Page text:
Epidemiology of Injuries Requiring Surgery Among High School Athletes in the United States, 2005 to 2010
ABSTRACT The proportion of high school sports-related injuries requiring surgery, which pose monetary and time loss burdens, has significantly increased during the last decade. The objective was to investigate the epidemiology of high school athletic injuries requiring surgery.
High school sports-related injury data were collected for nine sports from 2005 to 2010 from 100 nationally representative US high schools.
Athletes sustained 1,380 injuries requiring surgery for a rate of 1.45 injuries per 10,000 athlete exposures. Boys' football had the highest injury rate (2.52) followed by boys' wrestling (1.64). Among gender comparable sports, girls' sports has a higher injury rate (1.20) than boys' (0.94) (rate ratio, 1.28; 95% confidence interval, 1.08-1.51; p=0.004). The rate of injuries was higher in competition (3.23) than practice (0.79) (rate ratio, 4.08; 95% confidence interval, 3.67-4.55; p<0.001) overall and in each sport. Commonly injured body sites were the knee (49.4%), head/face/mouth (9.7%), and shoulder (8.7%). Common diagnoses were complete ligament strain (32.1%) and fracture (26.4%). Nearly half (48.0%) resulted in medical disqualification for the season.
Rates and patterns of injuries requiring surgery differ by sport, type of exposure, and gender. Future studies should identify sport-specific risk factors to drive effective interventions to decrease the incidence and severity of such injuries.
- SourceAvailable from: Steven D StovitzBritish Journal of Sports Medicine 04/2012; 46(14):960-3. DOI:10.1136/bjsports-2011-090693 · 5.03 Impact Factor
- [Show abstract] [Hide abstract]
ABSTRACT: The The kinematic interrelationships between the lower limbs, pelvis, trunk, and racquet in the performance of the high velocity tennis serve were investigated for 10 participants using a 12 camera opto-reflective Vicon MX system, operating at 250Hz. The average absolute peak racquet centre velocity was 34.0m∙s-1, which is comparable to previous studies using high performance players. Peak vertical linear velocity of the right shoulder was highly correlated with this maximum pre-impact racquet resultant velocity (MRV: r = 0.808, p < .001), yet horizontal velocity of the same shoulder shared no relationship with MRV. The vertical drive of the hitting shoulder was strongly associated with drive from both trunk and lower limbs, in particular on the hitting side. The results highlighted the importance of creating a large upward drive of the hitting shoulder in the high performance tennis serve with contributions from both the trunk and the lower limbs playing key roles.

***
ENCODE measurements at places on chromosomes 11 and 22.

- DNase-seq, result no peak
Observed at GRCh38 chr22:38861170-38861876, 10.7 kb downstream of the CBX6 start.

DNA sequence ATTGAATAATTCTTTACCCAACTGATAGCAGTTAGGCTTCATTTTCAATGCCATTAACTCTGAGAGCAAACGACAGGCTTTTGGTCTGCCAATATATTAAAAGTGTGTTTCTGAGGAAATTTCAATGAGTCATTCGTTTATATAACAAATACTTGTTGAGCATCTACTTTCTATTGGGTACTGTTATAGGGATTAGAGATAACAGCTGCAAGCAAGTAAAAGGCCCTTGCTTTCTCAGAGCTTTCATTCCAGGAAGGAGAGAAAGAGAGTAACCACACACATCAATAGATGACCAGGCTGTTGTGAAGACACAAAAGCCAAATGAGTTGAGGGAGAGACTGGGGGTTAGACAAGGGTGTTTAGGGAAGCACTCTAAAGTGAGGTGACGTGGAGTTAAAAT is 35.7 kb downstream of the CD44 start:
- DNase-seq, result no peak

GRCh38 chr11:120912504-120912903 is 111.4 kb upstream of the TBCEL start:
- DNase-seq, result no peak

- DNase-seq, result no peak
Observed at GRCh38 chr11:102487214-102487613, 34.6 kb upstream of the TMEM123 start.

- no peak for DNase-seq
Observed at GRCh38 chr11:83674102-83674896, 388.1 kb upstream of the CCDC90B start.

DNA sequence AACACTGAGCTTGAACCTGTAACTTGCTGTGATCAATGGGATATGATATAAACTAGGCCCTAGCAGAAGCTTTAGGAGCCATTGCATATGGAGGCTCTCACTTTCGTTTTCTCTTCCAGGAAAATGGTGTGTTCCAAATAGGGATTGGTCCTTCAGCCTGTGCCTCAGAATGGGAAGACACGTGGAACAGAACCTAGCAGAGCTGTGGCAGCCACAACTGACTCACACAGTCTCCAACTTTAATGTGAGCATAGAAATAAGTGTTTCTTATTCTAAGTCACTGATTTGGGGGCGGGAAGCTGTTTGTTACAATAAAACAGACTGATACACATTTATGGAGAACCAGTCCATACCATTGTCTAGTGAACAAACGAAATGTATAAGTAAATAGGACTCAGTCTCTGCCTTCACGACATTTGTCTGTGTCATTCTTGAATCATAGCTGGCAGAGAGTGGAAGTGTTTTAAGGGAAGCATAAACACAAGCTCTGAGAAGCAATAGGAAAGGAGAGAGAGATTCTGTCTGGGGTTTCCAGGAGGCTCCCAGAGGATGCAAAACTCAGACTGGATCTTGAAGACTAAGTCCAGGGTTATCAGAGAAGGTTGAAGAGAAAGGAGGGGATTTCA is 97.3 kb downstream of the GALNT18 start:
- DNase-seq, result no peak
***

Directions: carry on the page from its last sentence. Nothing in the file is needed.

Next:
- [Show abstract] [Hide abstract]
ABSTRACT: PURPOSE: US high school athletes sustain millions of injuries annually. Detailed patterns of knee injuries, among the most costly sports injuries, remain largely unknown. We hypothesize that patterns of knee injuries in US high school sports differ by sport and gender. METHODS: US High school sports-related injury data were collected for 20 sports using the National High School Sports-Related Injury Surveillance System, High School RIO™. Knee injury rates, rate ratios, and injury proportion ratios were calculated. RESULTS: From 2005/06-2010/11, 5,116 knee injuries occurred during 17,172,376 athlete exposures (AEs) for an overall rate of 2.98 knee injuries per 10,000 AEs. Knee injuries were more common in competition than practice (RR 3.53, 95% CI 3.34-3.73). Football had the highest knee injury rate (6.29 per 10,000 AEs) followed by girls' soccer (4.53) and girls' gymnastics (4.23). Girls had significantly higher knee injury rates than boys in gender-comparable sports (soccer, volleyball, basketball, baseball/softball, lacrosse, swimming and diving, and track and field) (RR 1.52, 95% CI 1.39-1.65). The most commonly involved structure was the MCL (reported in 36.1% of knee injuries), followed by the patella/patellar tendon (29.5%), ACL (25.4%), meniscus (23.0%), LCL (7.9%), and PCL (2.4%). Girls were significantly more likely to sustain ACL injuries in gender-comparable sports (RR 2.38, 95% CI 1.91-2.95). Overall, 21.2% of knee injuries were treated with surgery; girls were more often treated with surgery than boys in gender-comparable sports (IPR 1.30, 95% CI 1.11-1.53). CONCLUSIONS: Knee injury patterns differ by sport and gender. Continuing efforts to develop preventive interventions could reduce the burden of these injuries.Medicine and science in sports and exercise 10/2012; DOI:10.1249/MSS.0b013e318277acca · 4.46 Impact Factor